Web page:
She messaged me yesterday and included a recommendation for the Rebecca Katz book, The Cancer Fighting Kitchen: "This was my bible throughout Dave's treatment, and there are so many helpful tips here about how to combat that metallic taste that chemo causes at times, nausea, etc. It felt really good to cook him healthy meals from this book."
The first thing I did was look at the book reviews on Amazon. Wow! Here are some comments that jumped out:
- This is the very first book that I have found that every recipe contained in it will help seriously combat the disease while you are dealing with it.
- The Culinary Pharmacy section in her "Cancer fighting Toolkit" is worth the purchase price alone. It's a virtual encyclopedia of what we're all trying to learn about ingredients that add health-supportive magic to what we slave over in the kitchen.
- This book briefly discusses research that has been conducted with regard to food and cancer, the healing properties of ingredients found in these recipes, strategies for eating before and after treatment, and how caregivers can set up support teams for patients so that no individual feels overwhelmed by the caregiving task.
- From Chapter One's Cancer-Fighting Tool Kit and learning things about the four pantry staples, to easing side effects from treatment to easy recipes to relieving symptoms such as anemia, constipation, fatigue, nausea and vomiting. There is something about everything in terms of easing this tough period of a patients life.
- It is so thorough, filled with concrete helpful tidbits to help ease many of the side effects of chemotherapy in natural ways - which I find more and more people are searching for...
- My dad has been fighting cancer the past six months and chemotherapy has made it a struggle for him to eat due to the fact that nothing tastes good to him. This book has been amazing! He actually looks forward to and asks for things made from this book. Especially helpful are the guidelines given that tell you what to add to a recipe if things are tasting bitter, salty, like cardboard, etc. What I also love is that the food doesn't just taste good but they have meshed it with the science of what someone needs nutritionally to fight cancer.
- The information in the first section -- especially on how to deal with the various ways in which food can begin to taste strange to the patient -- is in itself worth the price of the cookbook.
- What this book is about is helping the cancer patient get the nutrition they need to fight through treatment. As anyone who has been diagnosed with or is a caregiver for a cancer patients knows, nutrition is one of the most complex issues facing them. The patient's tastes will change, the foods they love will be no longer taste "right", and they will have problems with just feeling hungry and wanting to eat. In the longer term, the foods that they find comforting will turn out to be a reminder of their treatment and avoid them. Where this book really shines is telling you it is OK to eat the things the way you like them. Some patients will like sweet, some salty, some acid, etc., it is OK to eat any of them as long as it helps you eat. There needs to be some basis in nutrition for the food, but if it doesn't taste good to you, you won't eat it.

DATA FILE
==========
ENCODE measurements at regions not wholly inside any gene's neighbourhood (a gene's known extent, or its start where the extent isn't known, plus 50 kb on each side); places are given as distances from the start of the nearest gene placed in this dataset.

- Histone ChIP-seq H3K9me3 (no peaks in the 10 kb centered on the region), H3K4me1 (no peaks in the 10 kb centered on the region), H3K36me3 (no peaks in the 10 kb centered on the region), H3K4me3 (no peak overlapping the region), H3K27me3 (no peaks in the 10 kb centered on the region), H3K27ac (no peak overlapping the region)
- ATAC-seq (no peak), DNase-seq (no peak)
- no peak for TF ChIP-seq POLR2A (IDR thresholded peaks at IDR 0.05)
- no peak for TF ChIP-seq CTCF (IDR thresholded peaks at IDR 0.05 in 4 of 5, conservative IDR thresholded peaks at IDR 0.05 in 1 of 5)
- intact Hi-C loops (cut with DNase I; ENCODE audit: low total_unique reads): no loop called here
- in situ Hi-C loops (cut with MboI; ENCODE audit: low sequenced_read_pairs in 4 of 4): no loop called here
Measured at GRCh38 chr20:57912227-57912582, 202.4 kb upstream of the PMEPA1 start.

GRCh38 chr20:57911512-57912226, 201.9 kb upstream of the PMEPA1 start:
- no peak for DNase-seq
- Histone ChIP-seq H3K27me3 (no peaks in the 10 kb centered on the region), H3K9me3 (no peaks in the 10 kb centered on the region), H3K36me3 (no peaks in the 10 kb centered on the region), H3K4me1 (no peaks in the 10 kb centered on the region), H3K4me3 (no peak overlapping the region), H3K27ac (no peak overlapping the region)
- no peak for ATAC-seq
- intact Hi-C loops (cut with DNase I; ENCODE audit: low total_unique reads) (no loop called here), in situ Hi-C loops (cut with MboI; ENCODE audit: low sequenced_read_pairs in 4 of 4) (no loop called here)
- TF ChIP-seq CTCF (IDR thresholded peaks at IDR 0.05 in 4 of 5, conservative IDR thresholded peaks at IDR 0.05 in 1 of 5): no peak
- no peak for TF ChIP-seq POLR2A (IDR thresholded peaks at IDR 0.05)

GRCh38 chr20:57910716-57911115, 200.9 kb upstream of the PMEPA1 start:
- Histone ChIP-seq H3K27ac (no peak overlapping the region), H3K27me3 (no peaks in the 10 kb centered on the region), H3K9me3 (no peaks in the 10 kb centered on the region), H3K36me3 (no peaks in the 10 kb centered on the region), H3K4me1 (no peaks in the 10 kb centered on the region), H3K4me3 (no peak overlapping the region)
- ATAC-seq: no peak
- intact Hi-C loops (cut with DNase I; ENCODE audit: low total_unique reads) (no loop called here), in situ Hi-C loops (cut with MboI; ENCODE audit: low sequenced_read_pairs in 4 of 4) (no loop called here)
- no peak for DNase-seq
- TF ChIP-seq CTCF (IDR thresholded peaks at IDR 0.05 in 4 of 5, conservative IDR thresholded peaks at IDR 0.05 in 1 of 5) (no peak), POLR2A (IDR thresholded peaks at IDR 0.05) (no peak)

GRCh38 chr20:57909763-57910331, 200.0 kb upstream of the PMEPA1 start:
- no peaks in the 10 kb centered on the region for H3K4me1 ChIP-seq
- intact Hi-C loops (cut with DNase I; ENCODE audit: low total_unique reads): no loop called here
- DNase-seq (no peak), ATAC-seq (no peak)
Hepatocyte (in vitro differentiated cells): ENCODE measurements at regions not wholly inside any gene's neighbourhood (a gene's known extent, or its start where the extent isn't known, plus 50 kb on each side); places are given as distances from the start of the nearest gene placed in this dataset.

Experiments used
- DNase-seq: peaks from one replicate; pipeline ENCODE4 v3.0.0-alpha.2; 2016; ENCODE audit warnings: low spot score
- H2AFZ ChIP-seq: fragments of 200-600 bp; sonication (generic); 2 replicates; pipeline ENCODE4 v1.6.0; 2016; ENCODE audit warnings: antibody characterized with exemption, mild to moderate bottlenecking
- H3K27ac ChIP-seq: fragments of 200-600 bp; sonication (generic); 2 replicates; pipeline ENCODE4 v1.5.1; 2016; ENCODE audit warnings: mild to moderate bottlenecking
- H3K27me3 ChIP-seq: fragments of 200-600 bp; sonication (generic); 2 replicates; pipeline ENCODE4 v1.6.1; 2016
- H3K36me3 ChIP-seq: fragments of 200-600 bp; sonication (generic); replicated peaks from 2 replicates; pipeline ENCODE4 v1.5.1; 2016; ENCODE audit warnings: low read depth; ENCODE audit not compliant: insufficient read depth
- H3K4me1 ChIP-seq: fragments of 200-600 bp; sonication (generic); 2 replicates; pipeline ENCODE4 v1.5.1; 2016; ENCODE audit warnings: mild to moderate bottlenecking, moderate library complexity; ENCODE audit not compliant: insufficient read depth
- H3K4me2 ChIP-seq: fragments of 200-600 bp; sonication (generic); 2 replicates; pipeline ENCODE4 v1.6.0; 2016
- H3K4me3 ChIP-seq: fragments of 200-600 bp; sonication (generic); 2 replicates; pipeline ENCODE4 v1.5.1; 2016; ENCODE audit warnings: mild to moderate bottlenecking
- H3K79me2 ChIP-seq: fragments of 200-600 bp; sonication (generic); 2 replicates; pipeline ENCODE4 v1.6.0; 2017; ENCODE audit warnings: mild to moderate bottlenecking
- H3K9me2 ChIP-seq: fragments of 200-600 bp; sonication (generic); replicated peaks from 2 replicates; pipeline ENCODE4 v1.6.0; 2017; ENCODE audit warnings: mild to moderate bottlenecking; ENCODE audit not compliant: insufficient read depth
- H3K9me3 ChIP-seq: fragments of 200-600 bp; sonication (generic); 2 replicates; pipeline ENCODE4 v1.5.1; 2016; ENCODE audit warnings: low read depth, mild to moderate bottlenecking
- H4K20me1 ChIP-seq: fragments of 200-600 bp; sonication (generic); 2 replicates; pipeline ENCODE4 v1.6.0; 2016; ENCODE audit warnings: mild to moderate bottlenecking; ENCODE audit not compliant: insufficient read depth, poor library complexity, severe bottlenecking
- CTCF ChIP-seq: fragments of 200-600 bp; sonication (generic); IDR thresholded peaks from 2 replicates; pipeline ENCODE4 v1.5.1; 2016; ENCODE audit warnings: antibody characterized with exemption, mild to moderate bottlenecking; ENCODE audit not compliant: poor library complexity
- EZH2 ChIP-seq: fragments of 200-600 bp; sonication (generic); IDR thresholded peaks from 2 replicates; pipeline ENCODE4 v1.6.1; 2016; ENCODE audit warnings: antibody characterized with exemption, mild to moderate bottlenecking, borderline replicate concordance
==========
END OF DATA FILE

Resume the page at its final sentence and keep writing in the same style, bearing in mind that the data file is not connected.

The Rebecca Katz web page includes some of her recipes.
Here are more of her cancer fighting recipes I found online:
- Magic Mineral Broth - If you try only one recipe, let it be Magic Mineral Broth. I've never liked vegetable broth from cans or boxes, but this is delicious -- as a tea or as the basis for a very simple soup -- in a cup or two of broth, throw in a handful of rice or pasta and cook. When it's ready, add a little chopped greenery -- parsley, celery leaves, green onion tops. I'm amazed at how such a lunch keeps me from being hungry all afternoon.
- Beyond Just Good Cornbread note - see this link for more comments on this recipe.
- Gluten-Free Blueberry Mini Muffins
- Cancer Healing Tea - also see link 2 and link 3 According to Katz, this tea is good for fatigue and building white cells.
- Green Tea Ginger Lemonade
- Chicken Vegetable Soup with Ginger Meatballs (will Rudy eat soup?)
- Sweet Potato Soup - One of my favorites is the sweet potato soup - full of flavor (you'll need to replenish and add to your spice collection)!. I make big batches and freeze in mason jars.
- I heard the Vegetable Pinwheels on page 153 were favorites, but couldn't find that recipe online. I plan to get the book (today if possible!) but I'm using a couple of these online recipes to make a grocery list so I can start cooking when I get home with the book.
According to reviews, the recipes are easy to follow, but are not exactly fast-food. One reviewer noted that she made things and froze them so that during times when she was too tired/sick to cook, she could just thaw and heat. I need to start doing that more. Rudy doesn't like leftovers, but maybe if I pull something out a week or two later, it won't seem like leftovers. I sure hope so because I know for a fact that there will be many days that cooking will be really hard.
Katz has 4 ingredients that she says should ALWAYS be in the pantry: lemon, maple syrup grade B, olive oil and sea salt. Hmmmm. I thought we were to give up ALL sugar. However, I have read amazing things about REAL maple syrup in the past. In fact, several years back I went on a kick of only using maple syrup to sweeten things after researching it. So maybe I need to reconsider. I can't wait to get her book to read more about her take on maple syrup and sugar.
And once again, Jaymee, THANK YOU!!!!!!!!!!!!!!! You pulled me out of a pity party and put my focus right back where it needs to be.